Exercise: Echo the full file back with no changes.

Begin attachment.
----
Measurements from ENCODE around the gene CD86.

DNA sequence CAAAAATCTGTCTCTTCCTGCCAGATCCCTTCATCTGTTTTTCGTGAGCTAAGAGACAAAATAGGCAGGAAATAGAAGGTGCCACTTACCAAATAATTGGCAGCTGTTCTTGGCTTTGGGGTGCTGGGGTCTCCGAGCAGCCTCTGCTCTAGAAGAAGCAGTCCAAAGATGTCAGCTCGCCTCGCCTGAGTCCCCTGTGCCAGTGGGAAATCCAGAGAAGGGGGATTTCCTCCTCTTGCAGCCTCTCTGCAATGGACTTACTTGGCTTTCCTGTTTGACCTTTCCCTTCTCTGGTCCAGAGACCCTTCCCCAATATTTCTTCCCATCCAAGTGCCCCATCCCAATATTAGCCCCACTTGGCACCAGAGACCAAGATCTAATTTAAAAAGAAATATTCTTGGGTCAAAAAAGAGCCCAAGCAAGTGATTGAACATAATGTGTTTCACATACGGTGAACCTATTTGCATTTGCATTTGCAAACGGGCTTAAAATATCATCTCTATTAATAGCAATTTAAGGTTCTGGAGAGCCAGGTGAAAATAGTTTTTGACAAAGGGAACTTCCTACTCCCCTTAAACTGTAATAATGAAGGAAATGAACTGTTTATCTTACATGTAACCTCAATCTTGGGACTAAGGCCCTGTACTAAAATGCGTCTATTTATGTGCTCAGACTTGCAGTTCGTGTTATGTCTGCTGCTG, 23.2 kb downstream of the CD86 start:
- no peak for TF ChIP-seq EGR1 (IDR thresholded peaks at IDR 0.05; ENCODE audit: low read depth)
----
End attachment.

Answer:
Measurements from ENCODE around the gene CD86.

DNA sequence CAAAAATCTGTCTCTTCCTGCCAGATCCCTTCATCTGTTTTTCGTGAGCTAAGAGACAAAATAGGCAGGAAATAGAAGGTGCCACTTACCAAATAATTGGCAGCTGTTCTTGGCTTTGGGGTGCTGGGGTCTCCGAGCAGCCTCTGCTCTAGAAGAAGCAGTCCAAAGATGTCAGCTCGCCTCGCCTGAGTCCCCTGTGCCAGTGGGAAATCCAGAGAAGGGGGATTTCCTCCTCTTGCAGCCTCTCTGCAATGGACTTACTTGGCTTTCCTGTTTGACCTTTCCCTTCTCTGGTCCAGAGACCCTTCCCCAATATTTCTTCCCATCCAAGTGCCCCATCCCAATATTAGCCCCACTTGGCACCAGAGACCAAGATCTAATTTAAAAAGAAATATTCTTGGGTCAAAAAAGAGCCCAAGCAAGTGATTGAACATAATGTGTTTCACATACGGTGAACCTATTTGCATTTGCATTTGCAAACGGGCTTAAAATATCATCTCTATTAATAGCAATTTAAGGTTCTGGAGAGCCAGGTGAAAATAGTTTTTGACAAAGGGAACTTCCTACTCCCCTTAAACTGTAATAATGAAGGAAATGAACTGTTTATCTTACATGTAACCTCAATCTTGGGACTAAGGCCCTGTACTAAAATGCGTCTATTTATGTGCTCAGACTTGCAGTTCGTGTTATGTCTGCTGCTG, 23.2 kb downstream of the CD86 start:
- no peak for TF ChIP-seq EGR1 (IDR thresholded peaks at IDR 0.05; ENCODE audit: low read depth)